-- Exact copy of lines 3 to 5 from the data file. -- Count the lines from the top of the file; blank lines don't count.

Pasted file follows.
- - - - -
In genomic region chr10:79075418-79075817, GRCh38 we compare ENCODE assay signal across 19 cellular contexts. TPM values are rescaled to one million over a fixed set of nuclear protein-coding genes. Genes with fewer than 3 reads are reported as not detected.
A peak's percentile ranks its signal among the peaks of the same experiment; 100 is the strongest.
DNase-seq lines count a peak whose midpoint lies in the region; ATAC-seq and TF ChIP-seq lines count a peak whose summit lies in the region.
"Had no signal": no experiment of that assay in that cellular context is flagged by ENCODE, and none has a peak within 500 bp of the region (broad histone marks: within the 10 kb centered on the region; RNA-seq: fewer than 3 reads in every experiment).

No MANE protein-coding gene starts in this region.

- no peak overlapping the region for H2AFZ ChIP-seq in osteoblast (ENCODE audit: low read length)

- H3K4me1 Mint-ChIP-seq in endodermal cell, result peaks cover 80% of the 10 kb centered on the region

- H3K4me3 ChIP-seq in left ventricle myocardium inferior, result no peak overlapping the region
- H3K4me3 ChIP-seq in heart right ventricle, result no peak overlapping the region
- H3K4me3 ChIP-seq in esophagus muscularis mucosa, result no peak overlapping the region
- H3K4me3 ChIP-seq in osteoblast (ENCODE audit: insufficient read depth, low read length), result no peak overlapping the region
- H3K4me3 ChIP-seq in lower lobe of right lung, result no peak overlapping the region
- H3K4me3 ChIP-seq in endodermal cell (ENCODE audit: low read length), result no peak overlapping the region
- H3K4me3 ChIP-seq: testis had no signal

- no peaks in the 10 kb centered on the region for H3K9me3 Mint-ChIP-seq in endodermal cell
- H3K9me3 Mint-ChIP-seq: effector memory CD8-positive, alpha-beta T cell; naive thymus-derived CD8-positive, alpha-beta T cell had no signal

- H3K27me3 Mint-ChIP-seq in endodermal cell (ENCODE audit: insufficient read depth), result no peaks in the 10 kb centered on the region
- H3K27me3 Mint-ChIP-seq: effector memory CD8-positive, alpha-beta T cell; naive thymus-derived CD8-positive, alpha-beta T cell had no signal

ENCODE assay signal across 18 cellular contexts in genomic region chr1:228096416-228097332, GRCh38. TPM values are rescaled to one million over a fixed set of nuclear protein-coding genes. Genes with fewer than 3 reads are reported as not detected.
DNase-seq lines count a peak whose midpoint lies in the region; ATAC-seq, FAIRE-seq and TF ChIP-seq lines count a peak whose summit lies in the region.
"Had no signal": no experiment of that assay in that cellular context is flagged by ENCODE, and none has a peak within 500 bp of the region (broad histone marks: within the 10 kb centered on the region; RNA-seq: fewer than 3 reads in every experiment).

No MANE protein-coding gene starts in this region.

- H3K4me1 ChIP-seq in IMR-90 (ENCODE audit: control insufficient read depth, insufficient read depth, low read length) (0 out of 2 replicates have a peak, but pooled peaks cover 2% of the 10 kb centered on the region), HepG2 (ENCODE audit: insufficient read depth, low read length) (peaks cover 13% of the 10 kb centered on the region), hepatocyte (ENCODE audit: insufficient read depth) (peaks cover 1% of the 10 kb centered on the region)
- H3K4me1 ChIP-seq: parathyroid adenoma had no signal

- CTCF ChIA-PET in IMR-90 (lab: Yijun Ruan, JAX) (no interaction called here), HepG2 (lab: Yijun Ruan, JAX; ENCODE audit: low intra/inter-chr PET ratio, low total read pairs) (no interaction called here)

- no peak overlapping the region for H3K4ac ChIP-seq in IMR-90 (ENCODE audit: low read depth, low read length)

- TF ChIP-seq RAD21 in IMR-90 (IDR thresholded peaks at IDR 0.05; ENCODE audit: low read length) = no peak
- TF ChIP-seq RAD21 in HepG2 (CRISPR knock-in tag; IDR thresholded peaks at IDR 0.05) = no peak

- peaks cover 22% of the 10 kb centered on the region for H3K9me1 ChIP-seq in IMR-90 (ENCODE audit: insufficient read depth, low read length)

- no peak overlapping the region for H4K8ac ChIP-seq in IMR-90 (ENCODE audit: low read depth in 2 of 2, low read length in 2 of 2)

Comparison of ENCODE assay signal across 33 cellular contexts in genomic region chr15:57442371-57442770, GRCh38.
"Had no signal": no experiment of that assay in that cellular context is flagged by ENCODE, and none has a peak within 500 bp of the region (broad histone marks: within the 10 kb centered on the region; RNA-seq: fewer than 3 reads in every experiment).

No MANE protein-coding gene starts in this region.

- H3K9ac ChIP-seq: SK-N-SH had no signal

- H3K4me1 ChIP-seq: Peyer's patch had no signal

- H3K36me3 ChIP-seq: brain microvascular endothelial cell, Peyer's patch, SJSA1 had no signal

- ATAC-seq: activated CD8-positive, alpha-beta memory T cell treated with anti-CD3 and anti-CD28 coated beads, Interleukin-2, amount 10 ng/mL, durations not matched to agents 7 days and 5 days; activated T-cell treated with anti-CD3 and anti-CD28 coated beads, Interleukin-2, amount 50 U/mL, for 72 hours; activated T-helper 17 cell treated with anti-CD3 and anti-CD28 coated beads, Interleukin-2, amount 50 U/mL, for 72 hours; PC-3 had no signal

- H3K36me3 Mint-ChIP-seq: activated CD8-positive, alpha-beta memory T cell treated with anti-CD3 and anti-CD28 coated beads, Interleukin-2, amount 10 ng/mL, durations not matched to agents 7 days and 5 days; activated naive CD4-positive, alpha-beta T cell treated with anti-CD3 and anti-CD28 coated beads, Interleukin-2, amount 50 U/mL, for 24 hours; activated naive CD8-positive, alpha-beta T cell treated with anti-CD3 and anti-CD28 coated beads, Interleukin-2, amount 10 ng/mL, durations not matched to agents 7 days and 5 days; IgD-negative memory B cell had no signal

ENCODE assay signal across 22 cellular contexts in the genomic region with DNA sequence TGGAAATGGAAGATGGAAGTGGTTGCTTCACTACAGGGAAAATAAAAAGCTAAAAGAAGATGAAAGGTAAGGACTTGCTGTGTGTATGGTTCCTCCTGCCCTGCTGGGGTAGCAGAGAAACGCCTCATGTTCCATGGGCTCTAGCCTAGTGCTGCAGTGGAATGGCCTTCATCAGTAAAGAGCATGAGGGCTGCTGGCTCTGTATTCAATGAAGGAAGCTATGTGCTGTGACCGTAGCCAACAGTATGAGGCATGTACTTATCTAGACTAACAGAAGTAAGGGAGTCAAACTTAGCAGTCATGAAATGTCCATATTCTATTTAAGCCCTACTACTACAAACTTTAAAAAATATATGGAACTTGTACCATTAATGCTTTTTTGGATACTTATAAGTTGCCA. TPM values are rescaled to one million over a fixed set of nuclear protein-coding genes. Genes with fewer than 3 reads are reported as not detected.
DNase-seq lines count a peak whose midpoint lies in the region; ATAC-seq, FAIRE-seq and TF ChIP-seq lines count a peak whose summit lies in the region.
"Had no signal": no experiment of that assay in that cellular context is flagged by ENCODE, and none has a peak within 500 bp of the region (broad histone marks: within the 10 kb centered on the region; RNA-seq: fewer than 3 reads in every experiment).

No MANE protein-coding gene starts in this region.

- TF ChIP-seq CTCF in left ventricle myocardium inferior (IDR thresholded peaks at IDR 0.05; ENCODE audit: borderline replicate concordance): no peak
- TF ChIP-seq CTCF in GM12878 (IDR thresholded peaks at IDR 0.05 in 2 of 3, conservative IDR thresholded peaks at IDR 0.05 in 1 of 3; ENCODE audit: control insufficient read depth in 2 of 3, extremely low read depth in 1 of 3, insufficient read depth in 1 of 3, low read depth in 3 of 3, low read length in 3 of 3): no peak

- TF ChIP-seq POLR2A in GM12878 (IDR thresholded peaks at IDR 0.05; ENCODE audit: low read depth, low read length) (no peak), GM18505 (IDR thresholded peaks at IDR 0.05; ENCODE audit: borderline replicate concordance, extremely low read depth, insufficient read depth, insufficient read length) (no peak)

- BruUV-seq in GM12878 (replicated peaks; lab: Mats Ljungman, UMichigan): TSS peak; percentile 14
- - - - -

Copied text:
DNase-seq lines count a peak whose midpoint lies in the region; ATAC-seq and TF ChIP-seq lines count a peak whose summit lies in the region.
"Had no signal": no experiment of that assay in that cellular context is flagged by ENCODE, and none has a peak within 500 bp of the region (broad histone marks: within the 10 kb centered on the region; RNA-seq: fewer than 3 reads in every experiment).

No MANE protein-coding gene starts in this region.